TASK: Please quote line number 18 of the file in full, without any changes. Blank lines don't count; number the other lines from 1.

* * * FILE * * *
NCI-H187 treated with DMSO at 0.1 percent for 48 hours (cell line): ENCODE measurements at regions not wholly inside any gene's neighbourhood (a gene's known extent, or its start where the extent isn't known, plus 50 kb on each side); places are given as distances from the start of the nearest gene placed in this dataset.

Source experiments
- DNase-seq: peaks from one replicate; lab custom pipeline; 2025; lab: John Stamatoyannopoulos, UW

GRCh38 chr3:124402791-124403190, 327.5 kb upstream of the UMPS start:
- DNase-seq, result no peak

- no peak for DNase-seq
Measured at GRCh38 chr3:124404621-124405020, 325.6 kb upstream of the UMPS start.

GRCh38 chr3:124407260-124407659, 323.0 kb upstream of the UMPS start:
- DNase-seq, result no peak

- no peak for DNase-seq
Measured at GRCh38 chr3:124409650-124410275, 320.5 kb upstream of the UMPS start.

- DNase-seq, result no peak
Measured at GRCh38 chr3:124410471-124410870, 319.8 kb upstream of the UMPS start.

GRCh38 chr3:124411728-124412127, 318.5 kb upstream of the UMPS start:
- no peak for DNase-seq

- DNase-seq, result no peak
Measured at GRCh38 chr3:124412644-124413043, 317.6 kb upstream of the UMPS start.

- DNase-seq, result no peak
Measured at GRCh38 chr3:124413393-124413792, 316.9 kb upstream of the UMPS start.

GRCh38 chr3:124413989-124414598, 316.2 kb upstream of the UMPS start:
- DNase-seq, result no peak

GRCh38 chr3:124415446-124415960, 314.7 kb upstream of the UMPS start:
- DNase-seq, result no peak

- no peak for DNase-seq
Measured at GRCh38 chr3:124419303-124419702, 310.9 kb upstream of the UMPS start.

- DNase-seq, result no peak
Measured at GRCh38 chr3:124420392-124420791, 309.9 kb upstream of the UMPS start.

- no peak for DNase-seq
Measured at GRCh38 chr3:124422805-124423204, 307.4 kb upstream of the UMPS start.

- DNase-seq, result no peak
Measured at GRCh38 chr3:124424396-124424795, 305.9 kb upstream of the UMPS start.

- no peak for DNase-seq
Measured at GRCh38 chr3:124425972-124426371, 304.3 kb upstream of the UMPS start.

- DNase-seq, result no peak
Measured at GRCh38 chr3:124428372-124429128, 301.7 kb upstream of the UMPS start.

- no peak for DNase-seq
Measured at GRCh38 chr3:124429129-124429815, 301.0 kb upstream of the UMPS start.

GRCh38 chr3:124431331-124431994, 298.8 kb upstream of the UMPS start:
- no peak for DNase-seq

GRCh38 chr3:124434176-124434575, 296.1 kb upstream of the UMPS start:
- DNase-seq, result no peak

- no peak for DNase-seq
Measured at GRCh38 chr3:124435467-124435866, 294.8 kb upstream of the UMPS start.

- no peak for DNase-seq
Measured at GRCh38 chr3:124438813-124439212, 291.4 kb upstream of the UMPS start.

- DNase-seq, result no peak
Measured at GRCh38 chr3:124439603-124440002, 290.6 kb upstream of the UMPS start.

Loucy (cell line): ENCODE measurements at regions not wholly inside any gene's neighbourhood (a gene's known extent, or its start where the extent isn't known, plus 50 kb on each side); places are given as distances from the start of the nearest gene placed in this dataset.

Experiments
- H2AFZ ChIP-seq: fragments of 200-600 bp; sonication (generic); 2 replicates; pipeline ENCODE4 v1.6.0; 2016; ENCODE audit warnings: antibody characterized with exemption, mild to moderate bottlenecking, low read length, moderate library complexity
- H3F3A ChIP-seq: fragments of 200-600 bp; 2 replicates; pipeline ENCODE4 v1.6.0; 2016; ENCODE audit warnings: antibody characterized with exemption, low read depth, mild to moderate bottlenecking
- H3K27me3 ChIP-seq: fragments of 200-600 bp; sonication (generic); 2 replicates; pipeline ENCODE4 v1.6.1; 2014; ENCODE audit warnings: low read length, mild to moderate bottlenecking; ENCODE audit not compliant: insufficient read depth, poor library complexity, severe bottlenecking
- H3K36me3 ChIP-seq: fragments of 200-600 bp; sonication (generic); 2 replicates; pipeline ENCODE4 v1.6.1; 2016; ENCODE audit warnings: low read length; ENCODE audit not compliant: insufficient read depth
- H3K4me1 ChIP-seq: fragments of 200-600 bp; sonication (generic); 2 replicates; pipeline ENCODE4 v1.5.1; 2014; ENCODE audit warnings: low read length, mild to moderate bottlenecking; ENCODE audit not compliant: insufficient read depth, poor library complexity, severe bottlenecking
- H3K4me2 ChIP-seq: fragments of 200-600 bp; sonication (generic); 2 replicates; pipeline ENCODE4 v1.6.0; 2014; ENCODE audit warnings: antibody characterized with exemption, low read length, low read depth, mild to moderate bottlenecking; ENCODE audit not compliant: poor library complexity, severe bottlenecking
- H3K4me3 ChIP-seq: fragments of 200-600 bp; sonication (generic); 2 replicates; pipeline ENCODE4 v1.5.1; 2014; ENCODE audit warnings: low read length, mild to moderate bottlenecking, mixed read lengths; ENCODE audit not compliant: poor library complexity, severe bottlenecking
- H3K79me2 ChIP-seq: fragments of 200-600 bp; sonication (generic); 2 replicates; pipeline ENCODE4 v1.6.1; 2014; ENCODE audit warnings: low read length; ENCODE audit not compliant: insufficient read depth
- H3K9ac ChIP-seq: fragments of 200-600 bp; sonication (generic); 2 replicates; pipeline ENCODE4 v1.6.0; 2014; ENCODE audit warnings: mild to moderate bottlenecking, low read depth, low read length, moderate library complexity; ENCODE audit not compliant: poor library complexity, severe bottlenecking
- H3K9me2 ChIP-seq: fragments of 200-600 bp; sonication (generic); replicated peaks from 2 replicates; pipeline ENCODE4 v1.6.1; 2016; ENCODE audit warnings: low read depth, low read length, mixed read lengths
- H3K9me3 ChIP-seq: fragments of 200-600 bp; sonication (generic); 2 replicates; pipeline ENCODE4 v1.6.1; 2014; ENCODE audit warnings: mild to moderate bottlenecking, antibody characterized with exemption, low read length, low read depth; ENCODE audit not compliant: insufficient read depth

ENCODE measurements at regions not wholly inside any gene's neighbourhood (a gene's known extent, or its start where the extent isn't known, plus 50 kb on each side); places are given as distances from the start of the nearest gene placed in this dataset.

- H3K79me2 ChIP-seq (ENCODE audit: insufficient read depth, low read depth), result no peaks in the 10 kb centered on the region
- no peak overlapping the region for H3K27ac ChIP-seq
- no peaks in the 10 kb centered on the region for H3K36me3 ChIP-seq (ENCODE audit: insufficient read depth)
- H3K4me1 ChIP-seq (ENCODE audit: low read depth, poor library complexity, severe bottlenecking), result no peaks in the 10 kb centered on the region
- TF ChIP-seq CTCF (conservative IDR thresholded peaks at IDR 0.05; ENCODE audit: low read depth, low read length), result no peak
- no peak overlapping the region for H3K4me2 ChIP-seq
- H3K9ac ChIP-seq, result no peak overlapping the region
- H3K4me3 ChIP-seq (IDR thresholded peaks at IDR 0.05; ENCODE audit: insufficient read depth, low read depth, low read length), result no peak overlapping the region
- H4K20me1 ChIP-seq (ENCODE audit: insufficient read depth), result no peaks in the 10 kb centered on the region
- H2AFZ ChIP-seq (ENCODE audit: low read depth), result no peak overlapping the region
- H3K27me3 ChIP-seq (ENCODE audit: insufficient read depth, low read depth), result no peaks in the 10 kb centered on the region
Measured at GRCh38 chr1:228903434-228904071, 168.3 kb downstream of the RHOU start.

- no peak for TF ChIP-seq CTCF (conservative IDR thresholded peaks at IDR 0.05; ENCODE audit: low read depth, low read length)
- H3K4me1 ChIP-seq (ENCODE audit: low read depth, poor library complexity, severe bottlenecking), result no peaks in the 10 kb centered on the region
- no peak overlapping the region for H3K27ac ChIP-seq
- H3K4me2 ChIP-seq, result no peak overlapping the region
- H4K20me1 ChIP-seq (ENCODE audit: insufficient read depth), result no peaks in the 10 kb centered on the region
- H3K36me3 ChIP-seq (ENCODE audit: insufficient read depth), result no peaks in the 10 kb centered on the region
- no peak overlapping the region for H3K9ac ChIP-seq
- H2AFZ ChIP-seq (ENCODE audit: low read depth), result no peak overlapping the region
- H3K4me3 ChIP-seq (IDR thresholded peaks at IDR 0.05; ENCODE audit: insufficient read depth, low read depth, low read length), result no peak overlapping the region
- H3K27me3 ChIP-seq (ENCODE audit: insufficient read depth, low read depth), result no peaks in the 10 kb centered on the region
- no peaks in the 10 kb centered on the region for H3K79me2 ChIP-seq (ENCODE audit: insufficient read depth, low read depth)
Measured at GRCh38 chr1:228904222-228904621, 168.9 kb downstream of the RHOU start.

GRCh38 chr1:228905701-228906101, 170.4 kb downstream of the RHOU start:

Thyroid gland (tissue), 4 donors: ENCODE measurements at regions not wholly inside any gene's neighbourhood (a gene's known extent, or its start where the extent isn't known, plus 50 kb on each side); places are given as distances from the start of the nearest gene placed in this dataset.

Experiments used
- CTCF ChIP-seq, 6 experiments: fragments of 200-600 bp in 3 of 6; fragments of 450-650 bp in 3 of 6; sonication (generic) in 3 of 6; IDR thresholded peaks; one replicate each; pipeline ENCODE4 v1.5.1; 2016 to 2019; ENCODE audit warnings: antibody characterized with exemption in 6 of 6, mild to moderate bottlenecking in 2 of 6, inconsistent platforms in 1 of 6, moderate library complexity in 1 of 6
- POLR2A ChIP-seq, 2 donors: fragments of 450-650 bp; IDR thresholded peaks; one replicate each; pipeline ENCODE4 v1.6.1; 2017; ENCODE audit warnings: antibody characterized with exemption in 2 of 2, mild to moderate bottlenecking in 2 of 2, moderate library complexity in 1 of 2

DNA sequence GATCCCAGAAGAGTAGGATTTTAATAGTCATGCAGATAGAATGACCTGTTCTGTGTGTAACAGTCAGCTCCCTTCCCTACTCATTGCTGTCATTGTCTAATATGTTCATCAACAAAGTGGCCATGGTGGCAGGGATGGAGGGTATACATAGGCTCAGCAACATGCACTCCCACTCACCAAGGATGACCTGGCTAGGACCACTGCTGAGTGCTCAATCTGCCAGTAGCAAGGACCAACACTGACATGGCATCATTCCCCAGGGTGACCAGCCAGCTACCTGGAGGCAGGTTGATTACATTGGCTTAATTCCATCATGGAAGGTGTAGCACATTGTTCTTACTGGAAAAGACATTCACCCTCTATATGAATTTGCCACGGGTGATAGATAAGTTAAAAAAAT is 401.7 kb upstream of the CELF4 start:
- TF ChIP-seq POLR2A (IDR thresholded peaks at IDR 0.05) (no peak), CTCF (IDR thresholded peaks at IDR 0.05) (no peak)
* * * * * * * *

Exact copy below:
- DNase-seq, result no peak